Question(s) about smbd in respect to preadv2
milosz at adfin.com
Tue Jan 27 09:44:53 MST 2015
Replying to my self with some additional numbers.
On Mon, Jan 26, 2015 at 10:58 AM, Milosz Tanski <milosz at adfin.com> wrote:
> On Sat, Jan 24, 2015 at 6:39 PM, Jeremy Allison <jra at samba.org> wrote:
>> On Sat, Jan 24, 2015 at 03:46:18PM -0500, Milosz Tanski wrote:
>>> I'm at a bit of a cross roads with testing preadv2 using samba and how
>>> samba could benefit from the syscall. I need to better understand the
>>> samba architecture today and where it's going. I spent a few hours
>>> yesterday and today better to understand samba; I also looked at
>>> Jermey's SambaXP 2014 talk. There's a few clarifications I need.
>>> I did some preliminary testing using preadv2 to perform. The first
>>> tests I ran were using the source3 smbd server. And I compared the
>>> sync, pthreadpool and pthreadpool + preadv2. Just a simple rand read
>>> test with one client with a cached data.
>>> The results were that sync was fastest (no surprise there).
>>> Pthreadpool + preadv2 was about 8% slower then sync. Plain old
>>> pthreadpool 26% slower. So not a bad win there. Additionally, it looks
>>> like the vfs_pread_send and vfs_pread_recv have a bit more overhead
>>> over plain old vfs_pread in the code path so it's possible to get that
>>> 8% even closer to the sync case.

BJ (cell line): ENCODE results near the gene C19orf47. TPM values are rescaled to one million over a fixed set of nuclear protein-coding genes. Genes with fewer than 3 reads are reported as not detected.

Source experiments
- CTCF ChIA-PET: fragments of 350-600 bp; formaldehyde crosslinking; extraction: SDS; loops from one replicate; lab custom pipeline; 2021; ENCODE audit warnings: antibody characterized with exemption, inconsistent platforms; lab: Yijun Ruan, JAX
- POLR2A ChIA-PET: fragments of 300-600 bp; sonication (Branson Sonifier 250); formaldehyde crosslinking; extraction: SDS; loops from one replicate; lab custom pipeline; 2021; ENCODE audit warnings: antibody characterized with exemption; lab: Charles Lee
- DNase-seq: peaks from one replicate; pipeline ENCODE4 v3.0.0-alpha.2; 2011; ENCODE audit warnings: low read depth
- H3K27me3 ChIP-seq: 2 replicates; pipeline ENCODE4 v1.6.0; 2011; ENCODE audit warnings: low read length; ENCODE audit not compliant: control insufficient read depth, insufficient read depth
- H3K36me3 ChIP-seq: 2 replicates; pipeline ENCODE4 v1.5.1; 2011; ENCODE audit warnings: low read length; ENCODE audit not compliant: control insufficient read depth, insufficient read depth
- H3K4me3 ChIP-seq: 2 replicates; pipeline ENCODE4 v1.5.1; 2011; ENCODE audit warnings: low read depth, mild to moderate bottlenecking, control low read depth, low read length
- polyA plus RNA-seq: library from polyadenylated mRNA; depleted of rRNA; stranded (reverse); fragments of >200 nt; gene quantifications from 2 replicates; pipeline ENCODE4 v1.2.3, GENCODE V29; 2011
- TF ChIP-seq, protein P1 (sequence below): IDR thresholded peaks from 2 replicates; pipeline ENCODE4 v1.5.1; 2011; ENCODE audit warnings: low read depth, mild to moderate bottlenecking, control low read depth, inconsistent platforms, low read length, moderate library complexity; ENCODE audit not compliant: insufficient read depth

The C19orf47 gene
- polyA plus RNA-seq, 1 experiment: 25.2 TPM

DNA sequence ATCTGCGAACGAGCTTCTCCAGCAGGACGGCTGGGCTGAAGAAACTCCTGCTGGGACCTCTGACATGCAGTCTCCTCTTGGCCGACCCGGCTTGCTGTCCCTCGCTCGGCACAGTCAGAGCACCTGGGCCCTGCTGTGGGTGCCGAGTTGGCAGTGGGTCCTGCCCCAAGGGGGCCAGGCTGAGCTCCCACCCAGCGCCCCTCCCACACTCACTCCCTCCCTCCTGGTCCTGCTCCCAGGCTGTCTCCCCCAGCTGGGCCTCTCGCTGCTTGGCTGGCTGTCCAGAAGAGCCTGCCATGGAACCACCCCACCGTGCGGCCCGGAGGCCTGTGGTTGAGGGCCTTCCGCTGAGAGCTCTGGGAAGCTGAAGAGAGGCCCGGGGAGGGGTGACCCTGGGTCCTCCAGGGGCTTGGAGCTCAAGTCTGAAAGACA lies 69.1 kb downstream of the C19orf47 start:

>>> So far, so good... but what struct me is that I don't really
>>> understand why samba uses the pthreadpool if forks() for each client
>>> connection? Why bother.
>> Because it allows a client to have multiple outstanding
>> read and write IOops to a single smbd daemon.
>> This is important if a client has multiple processes
>> reading and writing multiple large files - the client
>> redirector just pipelines to the number of outstanding
>> SMB2 credits.
>> Using pthreadpool then allows a single smbd to have
>> multiple preads/pwrites outstanding.
> I can only imagine that the latency distribution would shift left
> (lower) for fully cached / sequential reads as I've seen that in our
> app that developed preadv2 for originally.
I have some additional numbers for the single sync client test. This
test case is a 64k sequential read of a large file (8x page cache) of
a file on a spinning disk. I expected the the differences in this case
(bandwidth) to narrow between each on bandwidth... but it doesn't look
like the difference got noticeably smaller.
Here's a link to the full numbers: http://i.imgur.com/Lnxb4Lk.png
> I haven't figured out yet to make async client submit multiple SMB2
> async requests using the cifs FIO engine yet After spending more time
> reading the stuff in libcli, it looks like the code is there it just
> not exported in a external library.
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